Author: oli.G

Awesome CSS snippet for Bootstrap 3 column clearing

In Bootstrap, 12 columns fit in one div.row (by default at least), and If you put more of them in there, the excessive ones end up in a new row. Now unless all of the columns are the same height, your layout can suddenly break this way.

To address this issue (a quite common one – think e-shop product grid), Bootstrap provides special clearfix classes we should use in every problematic point, for every layout variant. I always hated this solution, as it pollutes the markup and forces me to waste time thinking about the stuff that someone should’ve fixed once for all.

Well, someone did. To never worry about clearing columns again, read the article and get the CSS at: http://www.bluthemes.com/blog/3/clearing-bootstrap-3-columns

It’s simple, beautiful and it works!

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Avoiding character set issues with PHP & MySQL (checklist)

Creating a MySQL powered websites, applications or content management systems often involves dealing with unpleasant character encoding related issues that are hard (and so not fun) to diagnose. In the worst case the behavior may even vary between your development and production environment.

I’ve never been digging deep enough into character encoding (since it’s not fun), but I plan to reading this promising blog post recommended somewhere at stackoverflow: Getting out of MySQL Character Set Hell

Before I get around to doing it (it’s quite long and detailed), here is a quick list of rules to follow I’ve came up with after a lot of trial and error. I might update it after I read the article.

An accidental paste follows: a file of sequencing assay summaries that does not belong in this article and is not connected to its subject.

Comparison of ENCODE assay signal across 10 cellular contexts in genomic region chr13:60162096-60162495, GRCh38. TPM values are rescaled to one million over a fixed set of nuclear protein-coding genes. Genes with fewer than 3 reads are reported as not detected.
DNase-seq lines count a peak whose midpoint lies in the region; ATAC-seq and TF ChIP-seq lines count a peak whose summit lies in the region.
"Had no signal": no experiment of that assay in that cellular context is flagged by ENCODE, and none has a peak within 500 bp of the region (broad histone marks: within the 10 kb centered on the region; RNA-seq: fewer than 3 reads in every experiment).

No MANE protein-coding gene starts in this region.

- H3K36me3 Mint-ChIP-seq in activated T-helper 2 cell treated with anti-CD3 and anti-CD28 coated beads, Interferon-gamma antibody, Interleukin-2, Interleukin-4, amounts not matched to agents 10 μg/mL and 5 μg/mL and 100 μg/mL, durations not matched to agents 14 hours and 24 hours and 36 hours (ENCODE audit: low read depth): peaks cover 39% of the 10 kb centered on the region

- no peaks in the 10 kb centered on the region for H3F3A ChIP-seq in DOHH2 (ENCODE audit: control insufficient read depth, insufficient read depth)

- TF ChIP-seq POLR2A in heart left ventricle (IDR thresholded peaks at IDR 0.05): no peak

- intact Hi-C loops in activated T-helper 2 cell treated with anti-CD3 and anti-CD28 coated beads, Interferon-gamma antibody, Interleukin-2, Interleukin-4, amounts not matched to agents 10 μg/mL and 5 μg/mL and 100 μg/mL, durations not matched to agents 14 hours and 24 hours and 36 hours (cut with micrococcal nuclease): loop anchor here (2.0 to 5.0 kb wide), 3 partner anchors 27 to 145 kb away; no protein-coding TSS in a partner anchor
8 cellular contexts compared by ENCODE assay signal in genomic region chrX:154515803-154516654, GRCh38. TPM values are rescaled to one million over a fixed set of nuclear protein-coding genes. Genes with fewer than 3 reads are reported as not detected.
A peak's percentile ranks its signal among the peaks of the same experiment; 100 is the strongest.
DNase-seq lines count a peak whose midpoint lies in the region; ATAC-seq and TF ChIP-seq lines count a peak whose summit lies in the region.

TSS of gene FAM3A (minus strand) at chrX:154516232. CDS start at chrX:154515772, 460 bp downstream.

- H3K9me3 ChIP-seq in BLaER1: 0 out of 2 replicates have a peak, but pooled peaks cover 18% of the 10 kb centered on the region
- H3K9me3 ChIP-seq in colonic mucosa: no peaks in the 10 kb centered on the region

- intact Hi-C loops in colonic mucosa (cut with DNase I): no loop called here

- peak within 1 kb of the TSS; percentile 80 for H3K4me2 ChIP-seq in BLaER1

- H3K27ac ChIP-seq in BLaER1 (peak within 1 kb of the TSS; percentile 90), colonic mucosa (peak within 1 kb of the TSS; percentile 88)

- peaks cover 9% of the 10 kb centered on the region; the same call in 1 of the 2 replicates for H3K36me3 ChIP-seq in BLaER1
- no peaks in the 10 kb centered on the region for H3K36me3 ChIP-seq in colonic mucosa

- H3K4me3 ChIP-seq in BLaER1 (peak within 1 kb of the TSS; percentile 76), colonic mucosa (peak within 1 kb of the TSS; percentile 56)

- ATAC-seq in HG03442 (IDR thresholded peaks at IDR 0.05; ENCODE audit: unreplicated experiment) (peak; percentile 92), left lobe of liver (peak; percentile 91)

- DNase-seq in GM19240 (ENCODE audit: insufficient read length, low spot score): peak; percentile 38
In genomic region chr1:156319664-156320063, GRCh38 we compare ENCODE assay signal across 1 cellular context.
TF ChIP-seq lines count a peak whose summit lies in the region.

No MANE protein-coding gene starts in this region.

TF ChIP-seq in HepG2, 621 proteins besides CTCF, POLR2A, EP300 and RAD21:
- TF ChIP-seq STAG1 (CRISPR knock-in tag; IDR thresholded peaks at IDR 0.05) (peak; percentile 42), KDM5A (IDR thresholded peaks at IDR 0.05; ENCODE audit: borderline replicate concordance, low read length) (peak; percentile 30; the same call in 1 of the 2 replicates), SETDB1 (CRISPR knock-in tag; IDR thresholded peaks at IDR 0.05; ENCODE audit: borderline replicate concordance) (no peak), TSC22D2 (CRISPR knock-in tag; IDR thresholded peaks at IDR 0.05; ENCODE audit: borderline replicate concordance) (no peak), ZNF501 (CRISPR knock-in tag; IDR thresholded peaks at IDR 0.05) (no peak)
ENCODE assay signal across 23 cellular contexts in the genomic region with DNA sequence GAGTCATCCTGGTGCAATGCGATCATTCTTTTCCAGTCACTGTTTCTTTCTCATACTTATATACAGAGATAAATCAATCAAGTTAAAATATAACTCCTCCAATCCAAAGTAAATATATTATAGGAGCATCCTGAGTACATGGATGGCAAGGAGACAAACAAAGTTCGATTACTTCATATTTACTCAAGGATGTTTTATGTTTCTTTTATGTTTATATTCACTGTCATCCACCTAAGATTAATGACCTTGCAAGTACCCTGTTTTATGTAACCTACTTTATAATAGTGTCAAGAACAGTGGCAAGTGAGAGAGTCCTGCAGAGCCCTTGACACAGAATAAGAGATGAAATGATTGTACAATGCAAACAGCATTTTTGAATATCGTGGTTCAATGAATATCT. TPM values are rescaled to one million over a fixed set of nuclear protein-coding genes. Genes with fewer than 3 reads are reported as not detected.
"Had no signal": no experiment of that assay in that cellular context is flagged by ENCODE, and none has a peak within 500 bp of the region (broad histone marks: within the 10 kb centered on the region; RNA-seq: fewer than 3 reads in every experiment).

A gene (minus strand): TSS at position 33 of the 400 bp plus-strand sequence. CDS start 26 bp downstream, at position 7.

(more…)

Cross browser opacity snippet in LESS

I’m relying on this CSS-Tricks snippet for cross-browser opacity of HTML elements. Since I’m using the CSS preprocessor LESS, I wanted to make the snipped a little more reusable, so I turned it into a parametric mixin:

.opacity(@val) {
    -ms-filter: %("progid:DXImageTransform.Microsoft.Alpha(Opacity=%a)", @val*100); // IE 8
    filter: e(%("alpha(opacity=%a)", @val*100)); // IE 5-7
    -moz-opacity: @val; // Netscape
    -khtml-opacity: @val; // Safari 1.x
    opacity: @val; // good browsers
}

And of course, this is how we use it:

div.transparent {
    .opacity(0.5);
}

…which generates the following CSS output:

div.transparent {
    -ms-filter: "progid:DXImageTransform.Microsoft.Alpha(Opacity=50)";
    filter: alpha(opacity=50;
    -moz-opacity: 0.5;
    -khtml-opacity: 0.5;
    opacity: 0.5;
}

Important points to remember about Photoshop Styles

  • Since Photoshop CS6, even a Layer Group (folder) can have its own Style, not just the layers. Older versions do not support this.
  • Each user created Layer Style can be saved as a preset. These appear in the Styles panel and are not saved with the PSD document. However, they can be exported an .ASL file.
  • When user selects a Layer Group in the Layers panel and clicks a style in the Styles palen, Photoshop applies the style separately to every single layer in the group, not to the group itself (in CS5 and below, it wouldn’t be possible).
  • I can’t tell if applying a style to every layer in a group, vs, applying it to the whole group, is supposed to produce the same result or not. In a test I tried it looked exactly the same, while in a more complex project I’ve been working on it shows all kinds of quirks and little differences, even when I did my very best to minimize all external factors…